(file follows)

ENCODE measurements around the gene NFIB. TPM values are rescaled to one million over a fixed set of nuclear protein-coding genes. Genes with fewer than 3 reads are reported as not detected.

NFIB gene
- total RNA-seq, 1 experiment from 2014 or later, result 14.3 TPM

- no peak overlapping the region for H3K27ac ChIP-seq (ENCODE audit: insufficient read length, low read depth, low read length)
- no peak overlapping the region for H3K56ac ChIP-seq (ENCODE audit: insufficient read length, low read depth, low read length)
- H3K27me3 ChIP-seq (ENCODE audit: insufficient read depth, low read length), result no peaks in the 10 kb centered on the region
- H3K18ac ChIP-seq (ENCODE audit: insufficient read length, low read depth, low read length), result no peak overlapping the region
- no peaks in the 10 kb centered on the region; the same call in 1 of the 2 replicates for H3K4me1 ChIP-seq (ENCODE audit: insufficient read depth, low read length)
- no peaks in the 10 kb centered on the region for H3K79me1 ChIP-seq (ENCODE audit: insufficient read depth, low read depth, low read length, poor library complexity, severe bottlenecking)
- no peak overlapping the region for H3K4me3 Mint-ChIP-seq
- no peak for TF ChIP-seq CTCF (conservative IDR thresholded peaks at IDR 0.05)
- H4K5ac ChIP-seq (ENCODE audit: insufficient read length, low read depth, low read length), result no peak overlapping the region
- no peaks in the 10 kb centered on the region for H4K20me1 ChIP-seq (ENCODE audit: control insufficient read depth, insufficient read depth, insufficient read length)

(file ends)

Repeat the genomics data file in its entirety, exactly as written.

ENCODE measurements around the gene NFIB. TPM values are rescaled to one million over a fixed set of nuclear protein-coding genes. Genes with fewer than 3 reads are reported as not detected.

NFIB gene
- total RNA-seq, 1 experiment from 2014 or later, result 14.3 TPM

- no peak overlapping the region for H3K27ac ChIP-seq (ENCODE audit: insufficient read length, low read depth, low read length)
- no peak overlapping the region for H3K56ac ChIP-seq (ENCODE audit: insufficient read length, low read depth, low read length)
- H3K27me3 ChIP-seq (ENCODE audit: insufficient read depth, low read length), result no peaks in the 10 kb centered on the region
- H3K18ac ChIP-seq (ENCODE audit: insufficient read length, low read depth, low read length), result no peak overlapping the region
- no peaks in the 10 kb centered on the region; the same call in 1 of the 2 replicates for H3K4me1 ChIP-seq (ENCODE audit: insufficient read depth, low read length)
- no peaks in the 10 kb centered on the region for H3K79me1 ChIP-seq (ENCODE audit: insufficient read depth, low read depth, low read length, poor library complexity, severe bottlenecking)
- no peak overlapping the region for H3K4me3 Mint-ChIP-seq
- no peak for TF ChIP-seq CTCF (conservative IDR thresholded peaks at IDR 0.05)
- H4K5ac ChIP-seq (ENCODE audit: insufficient read length, low read depth, low read length), result no peak overlapping the region
- no peaks in the 10 kb centered on the region for H4K20me1 ChIP-seq (ENCODE audit: control insufficient read depth, insufficient read depth, insufficient read length)